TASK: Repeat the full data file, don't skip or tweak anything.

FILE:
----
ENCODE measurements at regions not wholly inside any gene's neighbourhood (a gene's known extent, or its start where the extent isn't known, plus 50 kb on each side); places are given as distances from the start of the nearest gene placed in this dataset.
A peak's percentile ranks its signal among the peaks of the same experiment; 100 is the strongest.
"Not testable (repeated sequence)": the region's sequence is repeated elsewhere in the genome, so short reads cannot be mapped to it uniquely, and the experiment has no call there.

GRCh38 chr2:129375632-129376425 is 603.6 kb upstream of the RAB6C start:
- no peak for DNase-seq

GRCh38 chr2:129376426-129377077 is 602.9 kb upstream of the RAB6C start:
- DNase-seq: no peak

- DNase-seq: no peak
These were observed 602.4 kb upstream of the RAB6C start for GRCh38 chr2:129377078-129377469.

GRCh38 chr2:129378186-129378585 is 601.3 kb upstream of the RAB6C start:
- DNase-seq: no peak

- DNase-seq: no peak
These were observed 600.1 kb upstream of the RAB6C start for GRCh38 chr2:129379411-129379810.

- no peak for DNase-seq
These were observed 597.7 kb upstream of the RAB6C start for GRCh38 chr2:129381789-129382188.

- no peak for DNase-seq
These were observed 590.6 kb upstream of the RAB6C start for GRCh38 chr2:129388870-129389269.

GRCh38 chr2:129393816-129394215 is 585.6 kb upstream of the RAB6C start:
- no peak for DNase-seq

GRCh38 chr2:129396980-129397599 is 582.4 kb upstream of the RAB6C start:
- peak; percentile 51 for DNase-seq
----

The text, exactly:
ENCODE measurements at regions not wholly inside any gene's neighbourhood (a gene's known extent, or its start where the extent isn't known, plus 50 kb on each side); places are given as distances from the start of the nearest gene placed in this dataset.
A peak's percentile ranks its signal among the peaks of the same experiment; 100 is the strongest.
"Not testable (repeated sequence)": the region's sequence is repeated elsewhere in the genome, so short reads cannot be mapped to it uniquely, and the experiment has no call there.

GRCh38 chr2:129375632-129376425 is 603.6 kb upstream of the RAB6C start:
- no peak for DNase-seq

GRCh38 chr2:129376426-129377077 is 602.9 kb upstream of the RAB6C start:
- DNase-seq: no peak

- DNase-seq: no peak
These were observed 602.4 kb upstream of the RAB6C start for GRCh38 chr2:129377078-129377469.

GRCh38 chr2:129378186-129378585 is 601.3 kb upstream of the RAB6C start:
- DNase-seq: no peak

- DNase-seq: no peak
These were observed 600.1 kb upstream of the RAB6C start for GRCh38 chr2:129379411-129379810.

- no peak for DNase-seq
These were observed 597.7 kb upstream of the RAB6C start for GRCh38 chr2:129381789-129382188.

- no peak for DNase-seq
These were observed 590.6 kb upstream of the RAB6C start for GRCh38 chr2:129388870-129389269.

GRCh38 chr2:129393816-129394215 is 585.6 kb upstream of the RAB6C start:
- no peak for DNase-seq

GRCh38 chr2:129396980-129397599 is 582.4 kb upstream of the RAB6C start:
- peak; percentile 51 for DNase-seq